The respondent gave credible evidence that his accelerator got stuck. Even where an offense was one of absolute liability, those general defenses that relate to the volitional elements of a crime (eg. infancy, insanity, necessity, compulsion and duress) are still available. The defendant can prove "that his driving at the speed in question was involuntary in the sense that it was not of his volition but of an extraneous factor, not subject to his control nor caused by his negligence."

R. v. RAMUSSEN (1981) 13 MVR 138 (BC Court of Appeal)

The appellate court agreed with the trial judge's decision to refuse cross-examination of the technician who signed the blood alcohol certificate because the arresting officer was available at the same times as the technician and could have answered any questions relating to the alleged delays between samples.

R. v. YURKO (1982) 15 MVR 163 (BC)

In this case, the request for leave to cross examine the technician who signed the blood alcohol certificate came as the trial began and was refused, ostensibly because it would occasion an adjournment. The decision was appealed and overturned. Leave should have been granted. The appellate court found that "there is no requirement that the application for leave be made prior to trial" and that "it is quite appropriate to make that application even as late as the time when the certificate is actually produced in evidence."

LAJEUNESSE v. JANSSENS (1983) 24 MVR 217 (Ontario Supreme Court)

Defendant C lends her car to her son with instructions not to let anybody else drive. The son lets defendant J drive who, with the son as passenger, has an accident. The provincial statutes captured C's liability as the vehicle was in the possession of the son at the time of the accident.

R. v. HEIT (1983) 21 MVR 95 (SK Court of Queen's Bench)

The license number of a car passing a stopped school bus (the latter with red lights flashing) was recorded and the owner, 29 days later, served with a violation ticket. When considering the matter of delay under s. 11(2) of the Charter, the courts start at the point when the authorities were in a position to commence proceedings. There was no explanation provided for the delay. "A delay of a month makes it difficult if not impossible for the owner of the vehicle to determine where the vehicle allegedly involved was, at the time of the offence" (see also The Queen v. Heydayat below).

PERKA v. R. (1984) 2 SCR 232

This case summarized the parameters of the common law defence of necessity. There must be urgency and "no legal way out" and courts will not "excuse the infliction of a greater harm to allow the actor to avert a lesser evil." "To be involuntary the act must be inevitable, unavoidable and afford no reasonable opportunity for an alternative course of action that does not involve a breach of the law. The defence applies only in circumstances of imminent risk where the action was taken to avoid a direct and immediate peril." Once the accused places before the court "sufficient evidence to raise the issue, the onus is on the Crown to meet it beyond a reasonable doubt."

R. v. HARPER (1985) 35 MVR 134 (BC)

The accused tried to use the Charter to throw out a charge of speeding against posted speed limits because the absolute liability nature of these offences precluded the defence of "due diligence." Where the liberty of a person is in jeopardy by the scope of possible penalties or sentences of a particular offence, an apparent "absolute liability" offence may be "treated in a different manner." But that does not apply in this case: "the (BC) Motor Vehicle Act provides a demerit point system of punishing offenders rather than jail or fines. Their life, liberty or security are not endangered."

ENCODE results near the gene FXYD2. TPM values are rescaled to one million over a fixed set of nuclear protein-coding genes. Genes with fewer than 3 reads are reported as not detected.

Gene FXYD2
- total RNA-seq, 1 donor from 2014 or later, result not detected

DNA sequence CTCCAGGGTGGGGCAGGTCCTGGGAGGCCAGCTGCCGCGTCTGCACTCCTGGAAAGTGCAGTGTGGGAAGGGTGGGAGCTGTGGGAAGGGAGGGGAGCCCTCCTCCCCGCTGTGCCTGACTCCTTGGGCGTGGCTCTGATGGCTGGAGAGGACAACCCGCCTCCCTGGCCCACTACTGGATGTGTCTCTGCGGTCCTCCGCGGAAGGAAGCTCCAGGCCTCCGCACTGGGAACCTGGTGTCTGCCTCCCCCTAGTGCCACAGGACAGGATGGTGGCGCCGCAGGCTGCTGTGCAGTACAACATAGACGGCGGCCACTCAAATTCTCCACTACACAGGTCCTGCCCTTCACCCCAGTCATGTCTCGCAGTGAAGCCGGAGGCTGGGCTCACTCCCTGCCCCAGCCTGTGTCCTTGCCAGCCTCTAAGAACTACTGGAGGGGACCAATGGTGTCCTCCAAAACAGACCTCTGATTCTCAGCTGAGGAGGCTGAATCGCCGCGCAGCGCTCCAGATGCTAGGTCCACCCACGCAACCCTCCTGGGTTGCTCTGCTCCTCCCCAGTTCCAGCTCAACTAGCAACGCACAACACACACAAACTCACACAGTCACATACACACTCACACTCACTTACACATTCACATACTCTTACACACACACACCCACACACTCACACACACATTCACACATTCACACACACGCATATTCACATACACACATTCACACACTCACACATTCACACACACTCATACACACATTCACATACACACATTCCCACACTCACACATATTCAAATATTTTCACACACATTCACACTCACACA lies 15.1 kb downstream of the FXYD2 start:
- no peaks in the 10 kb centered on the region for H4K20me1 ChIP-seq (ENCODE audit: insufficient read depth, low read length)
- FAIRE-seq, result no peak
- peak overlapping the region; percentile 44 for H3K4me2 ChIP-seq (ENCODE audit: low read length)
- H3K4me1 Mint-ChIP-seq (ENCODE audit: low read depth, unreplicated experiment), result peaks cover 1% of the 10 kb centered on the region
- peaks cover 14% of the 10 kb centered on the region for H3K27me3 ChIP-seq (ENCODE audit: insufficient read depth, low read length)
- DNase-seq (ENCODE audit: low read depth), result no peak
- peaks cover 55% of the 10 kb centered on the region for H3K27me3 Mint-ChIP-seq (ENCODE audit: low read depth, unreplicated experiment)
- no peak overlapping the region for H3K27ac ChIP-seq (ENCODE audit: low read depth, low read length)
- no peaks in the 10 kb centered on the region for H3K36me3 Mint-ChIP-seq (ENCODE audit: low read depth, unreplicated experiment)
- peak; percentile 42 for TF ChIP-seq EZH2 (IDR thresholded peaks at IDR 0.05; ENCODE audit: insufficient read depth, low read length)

R. v. JEWITT (1985) 2 SCR 128

A trial judge has a residual discretion to stay proceedings where compelling accused to stand trial would violate "fundamental principles of justice which underlie the community's sense of fair play and decency and to prevent the abuse of a court's process through oppressive or vexatious proceedings.... (T)his is a power which can only be exercised in the clearest of cases."

drinking while drivingREFERENCE RE: S. 94(2) OF THE MOTOR VEHICLE ACT (BC) (1985) 2 SCR 486

This was a test case where a proposed BC law specifically provided for a absolute liability offense. The court decided that the imposition of absolute liability in penal law offends the principles of fundamental justice and will violate s. 7 of the Charter if it has the potential to deprive the subject of liberty. Imprisonment need not be a mandatory sentence or penalty for s. 7 of the Charter to apply (life, liberty and security of the person not to be deprived). Imprisonment includes probation orders. "Section 1 (of the Charter) may, for reasons of administrative expediency, successfully come to the rescue of an otherwise violation of s. 7, but only in cases arising out of exceptional conditions, such as natural disasters, the outbreak of war, epidemics, and the like." The court added that absolute liability offences do not per se offend s. 7; only if they have the potential of depriving of life, liberty or security.

R. v. GRACE (1986) 47 MVR 284 (NS Supreme Court)

Highway speed limit signs are presumed to be proper government traffic signs erected in compliance with traffic legislation. This prima facie presumption can be rebutted "if the sign was not clearly visible or was defaced or altered or otherwise did not appear to be a current sign, properly authorized, erected and maintained or if it was shown to be erected by someone who had no authority (eg. a neighbour)."

R. v. OAKES (1986) 1 SCR 103

This case set the rules for trying to save sections of legislation under s. 1 of the Charter ("reasonable limits prescribed by law as can be demonstrably justified in a free and democratic society"). There are two criteria. First, the objective must be "pressing and substantial"; of "sufficient importance to warrant overriding a constitutional protected right or freedom." Secondly, the party invoking s. 1 must prove means are reasonable and demonstrably justified (on a balance of probabilities). This is a proportionality test; each case different but essentially (1) the measures are carefully designed to achieve the objective; (2) the means impairs "as little as possible" the right in question; and (3) the effects of the measures must be proportionate to the objective as well.